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I was wondering if it would be a good idea to use callLater in Twisted to keep track of auction endings. It would be a callLater on the order of 100,000's of seconds, though does that matter? Seems like it would be very convenient. But then again it seems like a horrible idea if the server crashes.

Keeping a database of when all the auctions are ending seems like the most secure solution, but checking the whole database each second to see if any auction has ended seems very expensive.

If the server crashes, maybe the server can recreate all the callLater's from database entries of auction end times. Are there other potential concerns for such a model?

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How is one check per second expensive? Your phone could handle that. –  Jochen Ritzel Dec 10 '11 at 11:19
    
haha... size of datetime times say a million auctions equals... 8 MB –  richard Dec 10 '11 at 11:39
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Your solution provides for a 0 maintenance hour window. Nearly ALL business models either have redundancy or scheduled maintenance windows to patch, upgrade, move, re-arrange, swap hardware... I'm with the other guys, recording end time works best; let a back end job/service take the actions to close out auctions that have ened. Regarding users interacting, have the bid procedure check that at time of SUBMISSION the bid was valid. (not at time of execution) –  xQbert Dec 10 '11 at 11:49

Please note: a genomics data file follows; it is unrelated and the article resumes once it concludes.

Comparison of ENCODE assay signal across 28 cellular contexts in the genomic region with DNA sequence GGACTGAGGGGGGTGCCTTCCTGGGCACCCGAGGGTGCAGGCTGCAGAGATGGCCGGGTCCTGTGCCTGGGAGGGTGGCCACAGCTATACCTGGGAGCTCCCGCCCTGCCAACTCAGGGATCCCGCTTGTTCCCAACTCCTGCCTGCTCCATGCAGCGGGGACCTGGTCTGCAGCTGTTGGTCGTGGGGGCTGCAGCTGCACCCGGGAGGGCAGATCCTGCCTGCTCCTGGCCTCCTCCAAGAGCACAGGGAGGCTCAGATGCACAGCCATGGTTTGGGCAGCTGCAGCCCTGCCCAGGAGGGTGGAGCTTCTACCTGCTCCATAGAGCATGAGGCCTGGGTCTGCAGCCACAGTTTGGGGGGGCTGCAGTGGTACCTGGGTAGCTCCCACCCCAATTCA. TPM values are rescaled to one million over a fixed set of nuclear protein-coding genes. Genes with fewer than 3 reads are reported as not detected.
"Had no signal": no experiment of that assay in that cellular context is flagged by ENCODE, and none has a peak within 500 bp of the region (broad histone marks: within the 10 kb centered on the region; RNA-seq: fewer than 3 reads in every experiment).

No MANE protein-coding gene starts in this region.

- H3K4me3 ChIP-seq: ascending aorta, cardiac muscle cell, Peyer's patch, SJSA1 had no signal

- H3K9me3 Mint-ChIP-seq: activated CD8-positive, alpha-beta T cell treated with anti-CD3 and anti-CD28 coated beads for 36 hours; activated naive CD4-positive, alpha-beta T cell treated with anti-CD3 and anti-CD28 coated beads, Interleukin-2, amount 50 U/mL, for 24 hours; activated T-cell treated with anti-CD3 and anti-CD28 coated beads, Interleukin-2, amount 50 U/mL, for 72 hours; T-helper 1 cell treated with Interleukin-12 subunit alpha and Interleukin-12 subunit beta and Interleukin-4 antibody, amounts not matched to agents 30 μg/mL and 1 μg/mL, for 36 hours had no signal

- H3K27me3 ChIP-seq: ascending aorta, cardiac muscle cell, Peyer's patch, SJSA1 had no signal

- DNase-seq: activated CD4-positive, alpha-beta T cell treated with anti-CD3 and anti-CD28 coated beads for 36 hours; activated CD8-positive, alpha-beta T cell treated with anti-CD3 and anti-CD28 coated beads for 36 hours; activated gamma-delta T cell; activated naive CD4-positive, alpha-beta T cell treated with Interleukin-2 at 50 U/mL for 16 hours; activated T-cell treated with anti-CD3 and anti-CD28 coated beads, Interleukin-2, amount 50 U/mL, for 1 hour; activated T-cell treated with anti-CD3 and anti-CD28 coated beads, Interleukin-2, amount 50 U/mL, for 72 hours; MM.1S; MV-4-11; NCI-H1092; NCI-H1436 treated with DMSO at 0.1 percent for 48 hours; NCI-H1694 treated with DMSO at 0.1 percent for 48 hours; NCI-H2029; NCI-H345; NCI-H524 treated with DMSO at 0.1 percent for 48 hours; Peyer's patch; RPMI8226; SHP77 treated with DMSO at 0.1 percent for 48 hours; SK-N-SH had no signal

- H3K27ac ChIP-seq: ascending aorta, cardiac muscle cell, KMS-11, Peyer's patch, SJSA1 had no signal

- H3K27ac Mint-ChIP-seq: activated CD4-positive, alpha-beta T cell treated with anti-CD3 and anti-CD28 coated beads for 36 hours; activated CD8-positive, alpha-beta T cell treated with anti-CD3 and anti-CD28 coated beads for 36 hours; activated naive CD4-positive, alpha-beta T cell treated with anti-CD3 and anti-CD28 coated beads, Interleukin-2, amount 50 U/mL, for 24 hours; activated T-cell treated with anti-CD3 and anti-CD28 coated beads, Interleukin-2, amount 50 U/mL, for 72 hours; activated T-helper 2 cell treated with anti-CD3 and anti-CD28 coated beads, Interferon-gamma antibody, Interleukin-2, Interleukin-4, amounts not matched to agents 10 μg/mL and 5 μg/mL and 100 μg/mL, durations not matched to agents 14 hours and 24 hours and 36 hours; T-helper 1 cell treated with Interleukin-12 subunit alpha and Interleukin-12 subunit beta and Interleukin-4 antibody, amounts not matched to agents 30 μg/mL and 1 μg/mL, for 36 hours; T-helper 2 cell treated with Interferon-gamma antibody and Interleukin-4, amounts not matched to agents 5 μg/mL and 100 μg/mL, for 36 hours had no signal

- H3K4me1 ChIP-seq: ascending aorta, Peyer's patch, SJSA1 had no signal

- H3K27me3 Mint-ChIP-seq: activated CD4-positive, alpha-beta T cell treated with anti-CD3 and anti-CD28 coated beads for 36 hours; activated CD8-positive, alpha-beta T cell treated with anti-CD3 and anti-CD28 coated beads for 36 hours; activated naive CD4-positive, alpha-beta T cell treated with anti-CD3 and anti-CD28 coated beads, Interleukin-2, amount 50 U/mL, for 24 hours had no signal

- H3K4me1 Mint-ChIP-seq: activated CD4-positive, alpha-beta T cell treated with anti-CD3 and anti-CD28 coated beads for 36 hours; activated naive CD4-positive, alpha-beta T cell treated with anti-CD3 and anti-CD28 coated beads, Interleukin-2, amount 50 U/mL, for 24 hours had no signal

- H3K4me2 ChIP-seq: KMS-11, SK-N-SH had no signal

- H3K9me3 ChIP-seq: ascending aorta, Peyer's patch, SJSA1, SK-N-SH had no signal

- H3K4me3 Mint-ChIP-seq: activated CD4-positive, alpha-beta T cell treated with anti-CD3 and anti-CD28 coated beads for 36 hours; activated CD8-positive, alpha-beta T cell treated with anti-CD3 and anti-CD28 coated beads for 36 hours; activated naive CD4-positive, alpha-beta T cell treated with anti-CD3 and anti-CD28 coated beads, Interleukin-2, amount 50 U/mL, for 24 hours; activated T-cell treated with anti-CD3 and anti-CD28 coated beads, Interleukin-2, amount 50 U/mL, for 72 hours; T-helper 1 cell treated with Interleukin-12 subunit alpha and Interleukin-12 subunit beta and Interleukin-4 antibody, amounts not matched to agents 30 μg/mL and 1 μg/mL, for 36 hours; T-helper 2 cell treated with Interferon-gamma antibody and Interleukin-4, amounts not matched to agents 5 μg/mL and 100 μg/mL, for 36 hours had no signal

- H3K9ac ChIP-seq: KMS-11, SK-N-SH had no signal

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up vote 3 down vote accepted

One of the Divmod projects, Axiom, might be applicable here. Axiom is an object database. One of its unexpected, useful features is a persistent scheduling system.

You schedule events using APIs provided by the database. When the events come due, a callback you specified is called. The events persist across process restarts, since they're represented as database objects. Large numbers of scheduled events are supported, by only doing work to keep track when the next event is going to happen.

The canonical Divmod site went down some time ago (sadly the company is no longer an operating concern), but the code is all available at http://launchpad.net/divmod.org and the documentation is being slowly rehosted at http://divmod.readthedocs.org/.

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